Eat For Focus

It’s 1 a.m. and you are at the library surrounded by textbooks, note cards, a bag of pretzels from the vending machine and empty coffee cups. You might think that staying up late, drinking multiple cups of coffee and eating pretzels can help you to stay on track when studying in order to ace your upcoming exam. Think again! Follow these 5 food strategies to keep you focused:

1. Eat breakfast: You might feel like there is no way you have enough time to make breakfast in the morning, but It does not have to be elaborate. Make sure you include a whole grain and a protein to keep hunger pains away. Oatmeal, multigrain toast or whole grain cereal can improve focus by giving you the energy your body needs. Proteins, including nuts, eggs or Greek yogurt help you feel full for a longer period of time. For a quick breakfast eat a slice of whole-grain toast topped with peanut butter and a piece of fruit. Oatmeal, raisins and a handful of almonds is another good bet.

2. Watch your coffee intake: Many college students are addicted to coffee, there’s no denying that. But is your coffee consumption helping or hurting you? Studies show that moderate caffeine intake can increase alertness and help with focus, but too much may leave you feeling jittery and anxious or keep you awake all night. Try to limit yourself to 2 - 3 cups per day. Flavored coffee drinks can add unnecessary amounts of sugar and fat, so make sure you limit them. Choose unsweetened or lightly sweetened drinks instead and swap skim or low-fat milk for cream. If you love those fancy frozen drinks, tell the barista to hold the whipped cream.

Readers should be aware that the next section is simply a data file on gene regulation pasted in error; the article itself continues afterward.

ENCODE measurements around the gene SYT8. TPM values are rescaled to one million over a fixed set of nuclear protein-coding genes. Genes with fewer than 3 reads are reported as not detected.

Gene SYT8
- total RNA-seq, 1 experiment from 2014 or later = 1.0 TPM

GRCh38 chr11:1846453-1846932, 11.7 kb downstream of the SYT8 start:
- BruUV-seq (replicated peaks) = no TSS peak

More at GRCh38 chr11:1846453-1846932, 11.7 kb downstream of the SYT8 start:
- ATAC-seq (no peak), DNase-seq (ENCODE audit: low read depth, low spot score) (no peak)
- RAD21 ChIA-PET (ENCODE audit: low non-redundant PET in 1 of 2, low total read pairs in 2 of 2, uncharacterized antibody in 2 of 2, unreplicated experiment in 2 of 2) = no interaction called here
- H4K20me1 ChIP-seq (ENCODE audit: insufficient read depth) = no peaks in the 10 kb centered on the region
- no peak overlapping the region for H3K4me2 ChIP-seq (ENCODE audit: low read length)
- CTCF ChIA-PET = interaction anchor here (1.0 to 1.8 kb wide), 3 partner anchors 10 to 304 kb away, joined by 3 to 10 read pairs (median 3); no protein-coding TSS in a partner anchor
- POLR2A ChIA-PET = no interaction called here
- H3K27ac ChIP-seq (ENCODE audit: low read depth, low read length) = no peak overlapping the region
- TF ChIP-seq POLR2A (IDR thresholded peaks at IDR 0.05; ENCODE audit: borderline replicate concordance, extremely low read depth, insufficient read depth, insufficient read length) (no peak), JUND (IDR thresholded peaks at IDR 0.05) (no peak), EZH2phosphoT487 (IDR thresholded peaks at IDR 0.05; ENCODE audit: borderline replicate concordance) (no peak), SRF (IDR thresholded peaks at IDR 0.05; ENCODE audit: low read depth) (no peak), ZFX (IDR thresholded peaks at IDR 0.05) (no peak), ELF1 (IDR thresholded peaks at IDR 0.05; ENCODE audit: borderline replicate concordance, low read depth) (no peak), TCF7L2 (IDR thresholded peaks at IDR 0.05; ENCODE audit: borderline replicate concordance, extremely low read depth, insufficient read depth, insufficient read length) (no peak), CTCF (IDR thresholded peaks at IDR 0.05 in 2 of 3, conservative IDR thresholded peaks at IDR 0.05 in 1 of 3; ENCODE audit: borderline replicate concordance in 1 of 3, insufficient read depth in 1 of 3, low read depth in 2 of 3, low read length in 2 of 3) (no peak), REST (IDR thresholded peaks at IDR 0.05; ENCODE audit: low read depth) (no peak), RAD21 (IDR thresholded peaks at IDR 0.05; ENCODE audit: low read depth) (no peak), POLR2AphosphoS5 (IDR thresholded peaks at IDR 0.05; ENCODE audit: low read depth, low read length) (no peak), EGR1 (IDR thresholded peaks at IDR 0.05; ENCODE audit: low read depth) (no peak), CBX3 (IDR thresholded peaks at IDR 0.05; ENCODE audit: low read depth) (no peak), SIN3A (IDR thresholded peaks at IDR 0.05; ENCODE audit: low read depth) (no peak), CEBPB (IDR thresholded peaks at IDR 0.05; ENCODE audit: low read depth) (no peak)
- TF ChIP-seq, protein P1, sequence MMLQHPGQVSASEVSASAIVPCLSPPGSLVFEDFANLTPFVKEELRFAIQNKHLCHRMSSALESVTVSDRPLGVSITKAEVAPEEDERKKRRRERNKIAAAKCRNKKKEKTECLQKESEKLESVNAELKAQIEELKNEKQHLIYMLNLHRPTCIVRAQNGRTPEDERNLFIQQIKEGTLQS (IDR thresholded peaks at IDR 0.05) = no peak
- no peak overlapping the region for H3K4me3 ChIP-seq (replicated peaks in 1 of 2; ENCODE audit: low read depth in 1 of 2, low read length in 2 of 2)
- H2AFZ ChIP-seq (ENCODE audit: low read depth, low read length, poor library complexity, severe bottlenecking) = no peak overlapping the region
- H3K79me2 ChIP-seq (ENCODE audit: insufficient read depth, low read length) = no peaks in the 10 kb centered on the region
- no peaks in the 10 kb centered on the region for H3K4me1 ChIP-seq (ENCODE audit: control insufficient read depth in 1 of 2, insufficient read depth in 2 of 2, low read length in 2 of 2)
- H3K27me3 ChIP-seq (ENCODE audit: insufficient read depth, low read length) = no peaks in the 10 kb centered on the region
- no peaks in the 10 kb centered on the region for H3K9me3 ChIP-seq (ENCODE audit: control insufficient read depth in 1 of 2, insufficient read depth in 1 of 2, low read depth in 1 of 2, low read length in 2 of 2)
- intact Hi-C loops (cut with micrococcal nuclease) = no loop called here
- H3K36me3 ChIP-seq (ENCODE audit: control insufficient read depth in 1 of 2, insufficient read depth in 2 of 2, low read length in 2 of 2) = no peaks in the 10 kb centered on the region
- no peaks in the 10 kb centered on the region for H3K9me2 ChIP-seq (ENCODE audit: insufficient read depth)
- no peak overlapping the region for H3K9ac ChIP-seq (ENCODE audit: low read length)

3. Get your Omega 3’s: A type of fat, we need Omega 3’s for brain health and for our bodies to function properly. While not an immediate fix, if you start eating more Omega 3’s now it will pay off down the road. Studies have shown that increasing Omega 3 intake helps protect brain function. Eating fish is one of the best ways you can get your Omega 3’s. Choose salmon, sardines and Atlantic mackerel. If you are vegetarian or don’t eat fish, eat more soybeans, walnuts and avocados. You can also add olive oil to foods to boost your Omega 3 intake.

4. Load up on fruits and vegetables: Many fruits are loaded with antioxidants that can help protect your body and brain. Great sources are blueberries, red skinned grapes and strawberries, but make sure to eat other fruits too. When it comes to vegetables variety is also the key. Eat spinach and kale to get your dark leafy greens, broccoli and cauliflower as your cruciferous veggies, and tomatoes, carrots and peppers and other brightly colored vegetables.

5. Enjoy a little chocolate: Shocked to see chocolate on a list of healthy choices? Chocolate contains caffeine and antioxidants, and a small amount can go a long way. This is particularly true in the case of dark chocolate. Moderation is always the key, so savor a small piece of your favorite dark chocolate the next time you are up late cramming and bag the guilt.
Simple strategies can make a huge difference. Next time you find yourself in the library late at night, follow these tips and forget the endless coffee and pretzels. Enjoy one cup of coffee, a small handful of walnuts with dark chocolate chips or dip fresh vegetables in hummus. You may find yourself focused and ready for that exam.

Photos: Rachel Weidt

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